Preventative Skin Care Tips for Athletes

Infections of the Skin In Wrestling:


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 A. Herpes Gladiatorum or Mat Herpes:  This infection is transmitted to a wrestler when there is contact of the skin of a non-infected person that comes in contact with an active cold sore on an infected person.  This form of herpes is usually caused by the herpes simplex 1 virus (HSV1).  Approximately 75% of the general population has, or carries HSV1.  HSV1 is a permanent infection that, when not visible or active on your skin (usually around the mouth or on the face), it is living dormant in the dorsal root ganglia of your nervous system.  The dorsal root ganglia are the parts of nerves right where the nerves come out of the spinal column itself.  The HSV1 virus lives here dormant until some stressor, trauma, burn, sunburn, or damage to that particular nerve ending takes place.  At that point, the virus itself replicates along the nerve and goes to the end of the nerve and causes what is commonly referred to as a cold sore.  Cold sores usually look like little blisters on a slightly pink base.  They usually last about 10 days untreated and less if treated at the first sign of infection.  Treatment needs to be initiated within the first 72 hours of onset of a new cold sore in order to decrease the duration of that particular cold sore.

The reason HSV1 is an important and dangerous communicable disease in wrestlers are several fold:  1.  Once you are infected, you are infected for life.  There is no known way to completely clear this infection from your body. 2. The virus will repeatedly make sores on your skin (usually in the same nerve distribution as the original infection) for the rest of your life–usually in the same place.  3. Once you are infected, you are then infectious any time you have an active cold sore.  4.  If a wrestler were to get this infection in the eye, it can sometimes lead to permanent blindness and is an emergency.  5. There are disease associations with HSV1 that are just beginning to be discovered that have long-term implications.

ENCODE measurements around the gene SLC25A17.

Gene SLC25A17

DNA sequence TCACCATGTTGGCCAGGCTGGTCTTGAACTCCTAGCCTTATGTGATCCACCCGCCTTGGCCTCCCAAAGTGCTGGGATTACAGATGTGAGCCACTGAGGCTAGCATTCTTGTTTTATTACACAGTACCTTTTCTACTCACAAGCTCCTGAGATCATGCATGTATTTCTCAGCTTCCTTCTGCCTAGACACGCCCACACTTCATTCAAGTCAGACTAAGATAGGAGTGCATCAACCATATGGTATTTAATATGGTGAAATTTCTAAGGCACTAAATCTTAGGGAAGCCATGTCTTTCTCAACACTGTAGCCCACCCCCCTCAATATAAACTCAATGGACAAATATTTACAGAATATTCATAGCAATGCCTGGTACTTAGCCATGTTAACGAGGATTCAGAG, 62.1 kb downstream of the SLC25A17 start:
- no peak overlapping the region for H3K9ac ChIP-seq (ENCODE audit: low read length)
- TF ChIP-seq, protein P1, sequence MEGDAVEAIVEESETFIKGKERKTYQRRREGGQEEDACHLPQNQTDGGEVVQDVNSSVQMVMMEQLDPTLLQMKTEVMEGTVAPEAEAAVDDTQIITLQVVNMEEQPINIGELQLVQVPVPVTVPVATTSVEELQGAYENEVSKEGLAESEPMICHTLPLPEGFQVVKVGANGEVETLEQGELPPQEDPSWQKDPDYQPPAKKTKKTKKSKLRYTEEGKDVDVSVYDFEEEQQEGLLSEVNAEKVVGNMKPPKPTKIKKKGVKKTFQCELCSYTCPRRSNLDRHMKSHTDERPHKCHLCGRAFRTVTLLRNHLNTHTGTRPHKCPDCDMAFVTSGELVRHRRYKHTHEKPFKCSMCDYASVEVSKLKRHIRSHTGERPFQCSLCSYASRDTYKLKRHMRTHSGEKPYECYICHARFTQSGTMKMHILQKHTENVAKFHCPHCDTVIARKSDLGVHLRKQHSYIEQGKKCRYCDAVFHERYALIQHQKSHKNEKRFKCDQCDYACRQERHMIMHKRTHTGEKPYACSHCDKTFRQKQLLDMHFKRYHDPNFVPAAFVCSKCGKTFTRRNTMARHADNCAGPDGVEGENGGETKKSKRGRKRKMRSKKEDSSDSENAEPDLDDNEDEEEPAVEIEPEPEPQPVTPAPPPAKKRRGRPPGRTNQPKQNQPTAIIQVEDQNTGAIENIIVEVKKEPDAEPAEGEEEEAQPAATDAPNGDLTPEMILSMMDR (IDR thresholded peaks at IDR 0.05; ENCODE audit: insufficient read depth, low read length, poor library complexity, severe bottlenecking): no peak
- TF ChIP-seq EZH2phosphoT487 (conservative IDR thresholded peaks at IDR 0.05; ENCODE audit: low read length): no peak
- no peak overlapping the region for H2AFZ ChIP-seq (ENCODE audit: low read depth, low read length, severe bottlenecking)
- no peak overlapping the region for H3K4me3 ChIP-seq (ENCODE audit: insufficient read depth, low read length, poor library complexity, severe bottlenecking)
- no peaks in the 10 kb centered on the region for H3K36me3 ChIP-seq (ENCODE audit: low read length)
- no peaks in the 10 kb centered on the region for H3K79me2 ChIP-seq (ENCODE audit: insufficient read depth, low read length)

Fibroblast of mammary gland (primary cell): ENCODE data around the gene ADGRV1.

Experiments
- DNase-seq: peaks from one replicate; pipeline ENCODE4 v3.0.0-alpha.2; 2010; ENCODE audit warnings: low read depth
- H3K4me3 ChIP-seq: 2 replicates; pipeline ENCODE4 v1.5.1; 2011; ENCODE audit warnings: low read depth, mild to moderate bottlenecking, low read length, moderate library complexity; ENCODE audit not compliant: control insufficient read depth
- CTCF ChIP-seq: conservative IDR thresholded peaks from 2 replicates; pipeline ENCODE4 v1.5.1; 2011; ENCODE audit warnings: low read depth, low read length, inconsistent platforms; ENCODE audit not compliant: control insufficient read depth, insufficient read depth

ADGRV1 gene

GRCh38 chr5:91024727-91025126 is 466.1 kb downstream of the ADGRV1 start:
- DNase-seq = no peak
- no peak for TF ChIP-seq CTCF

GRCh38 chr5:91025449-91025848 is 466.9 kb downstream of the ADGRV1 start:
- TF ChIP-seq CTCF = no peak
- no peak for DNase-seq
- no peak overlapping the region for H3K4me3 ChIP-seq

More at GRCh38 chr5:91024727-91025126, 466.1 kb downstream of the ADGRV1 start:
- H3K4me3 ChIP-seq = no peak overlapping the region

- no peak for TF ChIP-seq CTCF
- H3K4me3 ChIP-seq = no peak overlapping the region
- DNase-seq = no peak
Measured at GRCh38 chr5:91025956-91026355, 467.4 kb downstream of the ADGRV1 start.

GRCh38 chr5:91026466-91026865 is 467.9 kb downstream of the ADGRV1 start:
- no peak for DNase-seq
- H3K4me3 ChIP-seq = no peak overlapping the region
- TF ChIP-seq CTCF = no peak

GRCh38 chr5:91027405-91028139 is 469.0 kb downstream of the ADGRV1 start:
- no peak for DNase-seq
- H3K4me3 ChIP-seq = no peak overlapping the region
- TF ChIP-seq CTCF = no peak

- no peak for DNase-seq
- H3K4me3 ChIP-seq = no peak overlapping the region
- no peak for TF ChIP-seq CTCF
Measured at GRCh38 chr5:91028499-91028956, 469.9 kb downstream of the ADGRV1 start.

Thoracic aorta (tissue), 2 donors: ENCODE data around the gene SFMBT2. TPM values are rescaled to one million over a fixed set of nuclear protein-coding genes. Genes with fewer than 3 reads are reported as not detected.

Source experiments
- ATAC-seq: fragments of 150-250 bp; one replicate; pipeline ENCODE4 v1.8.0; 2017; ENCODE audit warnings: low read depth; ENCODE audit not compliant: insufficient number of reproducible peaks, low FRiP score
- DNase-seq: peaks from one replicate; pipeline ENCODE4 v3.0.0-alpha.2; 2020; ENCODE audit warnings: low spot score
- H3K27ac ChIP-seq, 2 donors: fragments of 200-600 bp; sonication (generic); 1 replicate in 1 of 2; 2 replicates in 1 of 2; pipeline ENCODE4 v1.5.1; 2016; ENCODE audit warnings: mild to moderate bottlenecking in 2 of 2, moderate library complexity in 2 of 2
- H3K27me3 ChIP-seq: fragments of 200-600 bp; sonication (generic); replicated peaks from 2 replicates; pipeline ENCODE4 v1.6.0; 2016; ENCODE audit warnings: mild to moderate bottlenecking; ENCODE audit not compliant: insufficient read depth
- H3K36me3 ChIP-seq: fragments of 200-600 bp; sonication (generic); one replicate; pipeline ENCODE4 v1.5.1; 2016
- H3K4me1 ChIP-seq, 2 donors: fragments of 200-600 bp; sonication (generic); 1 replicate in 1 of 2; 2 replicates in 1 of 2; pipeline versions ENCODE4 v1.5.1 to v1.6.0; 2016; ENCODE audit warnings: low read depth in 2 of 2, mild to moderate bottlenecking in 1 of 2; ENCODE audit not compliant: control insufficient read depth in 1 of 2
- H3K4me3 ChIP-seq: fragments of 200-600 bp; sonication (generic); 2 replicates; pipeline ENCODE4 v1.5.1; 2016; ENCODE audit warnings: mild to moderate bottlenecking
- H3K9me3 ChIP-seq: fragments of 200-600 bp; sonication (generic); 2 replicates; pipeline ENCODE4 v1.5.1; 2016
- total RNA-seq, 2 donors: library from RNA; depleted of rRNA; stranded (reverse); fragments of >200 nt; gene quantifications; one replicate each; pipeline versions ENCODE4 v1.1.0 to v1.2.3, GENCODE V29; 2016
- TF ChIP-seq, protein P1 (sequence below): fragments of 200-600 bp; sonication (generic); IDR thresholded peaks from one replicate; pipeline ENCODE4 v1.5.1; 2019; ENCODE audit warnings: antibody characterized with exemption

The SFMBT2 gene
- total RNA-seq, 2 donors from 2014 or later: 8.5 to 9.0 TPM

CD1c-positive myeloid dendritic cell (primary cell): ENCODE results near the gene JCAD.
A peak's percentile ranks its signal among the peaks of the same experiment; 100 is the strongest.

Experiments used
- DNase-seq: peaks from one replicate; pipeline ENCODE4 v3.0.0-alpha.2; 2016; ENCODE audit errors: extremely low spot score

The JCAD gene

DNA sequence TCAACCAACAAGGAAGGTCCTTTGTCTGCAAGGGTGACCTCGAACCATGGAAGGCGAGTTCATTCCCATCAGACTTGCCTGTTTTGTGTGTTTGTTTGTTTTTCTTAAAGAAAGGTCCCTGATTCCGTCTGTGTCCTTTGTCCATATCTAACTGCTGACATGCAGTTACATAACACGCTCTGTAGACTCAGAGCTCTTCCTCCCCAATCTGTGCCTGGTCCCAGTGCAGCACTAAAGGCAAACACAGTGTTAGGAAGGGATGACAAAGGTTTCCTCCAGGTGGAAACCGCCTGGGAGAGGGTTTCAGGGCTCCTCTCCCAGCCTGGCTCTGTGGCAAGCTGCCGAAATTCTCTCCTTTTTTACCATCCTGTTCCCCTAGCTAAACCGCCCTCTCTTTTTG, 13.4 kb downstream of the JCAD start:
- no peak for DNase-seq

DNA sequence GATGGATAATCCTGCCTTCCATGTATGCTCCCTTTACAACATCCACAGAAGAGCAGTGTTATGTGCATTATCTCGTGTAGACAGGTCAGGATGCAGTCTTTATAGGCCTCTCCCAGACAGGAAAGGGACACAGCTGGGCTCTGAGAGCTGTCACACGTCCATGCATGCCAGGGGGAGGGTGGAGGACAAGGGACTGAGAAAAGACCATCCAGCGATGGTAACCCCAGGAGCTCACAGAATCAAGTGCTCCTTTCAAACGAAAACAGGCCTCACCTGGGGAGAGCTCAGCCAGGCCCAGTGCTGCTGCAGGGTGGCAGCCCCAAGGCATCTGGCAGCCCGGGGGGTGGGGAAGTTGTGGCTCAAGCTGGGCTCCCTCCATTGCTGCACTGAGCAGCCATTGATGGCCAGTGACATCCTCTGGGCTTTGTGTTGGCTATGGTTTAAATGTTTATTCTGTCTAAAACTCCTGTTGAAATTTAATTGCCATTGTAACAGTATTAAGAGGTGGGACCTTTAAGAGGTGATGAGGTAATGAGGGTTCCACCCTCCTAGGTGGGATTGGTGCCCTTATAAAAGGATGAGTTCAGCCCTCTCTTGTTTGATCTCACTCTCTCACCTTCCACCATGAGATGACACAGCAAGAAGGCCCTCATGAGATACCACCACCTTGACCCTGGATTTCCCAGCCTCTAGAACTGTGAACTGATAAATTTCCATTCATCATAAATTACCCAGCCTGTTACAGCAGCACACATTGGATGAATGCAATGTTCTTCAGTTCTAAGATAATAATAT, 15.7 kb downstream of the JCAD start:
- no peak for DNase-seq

How can I prevent getting infected with HSV1 as a wrestler:  Hopefully all individuals who have an active herpes infection will be discovered at weigh-in, but if you see crusting or blistering around the lips or mouth or nose of a fellow wrestler, bring this to the attention of your coach.  Also, never kiss anyone—even the cutest girl ever— when you or she has an active cold sore; or the rest will be history.

B. Staph or Methicillin Sensitive Staph. Aureus (MSSA) and Methicillin Resistant Staph. Aureus (MRSA):  Staphyloccocus Aureus, or Staph. Aureus is an increasingly common and very contagious bacterial infection.  MRSA is a now common strain of Staph. Aureus that is resistant to many antibiotics and can be quite invasive at times.  Small children who live with people who are infected with MRSA are susceptible to getting a particular form of pneumonia that can prove fatal if not treated early and adequately.

Approximately 25% of people are “carriers” of one form or another of staph. aureus in their nostrils.  These people do not usually show any signs of infection, but are carriers of the bacteria and can actively spread it to others.  In my clinical experience I have found a very high rate of people who carry staph. aureus in those who experience a crack or cut inside of their nose—on the septum—that never seems to heal.  The person will usually think that the inside of their nose is just too dry and attributes this cut to that.  In actuality, this is often a sign of staph. carriage in the nose.  Of those people who carry staph. in their noses, sometimes they will show signs of infection and sometimes they will not.  Lets discuss the signs of infection other than this crack or cut in the nose.

1. Folliculitis:  this is an infection that looks a lot like acne, but is usually in locations that acne wouldn’t necessarily be; i.e. the buttocks, thighs, and trunk AS WELL AS the places where acne is commonly found; the face, chest and upper back.  One clue to a folliculitis infection caused by staph. aureus is that it will usually be a little 1-2mm bump filled with pus at the tip (a pustule) and a small rim of pink around the pustule.  Sometimes this rim of pink can spread and spread leading to deeper, more dangerous infections like cellulitis (infection of the fat) and erysipelas(infection of the soft tissue).  Folliculitis can be caused by other organisms like strep, pityrosporum (a yeast), demodex (a mite) and other bacteria, but Staph. aureus is by far the most common organism that causes folliculits.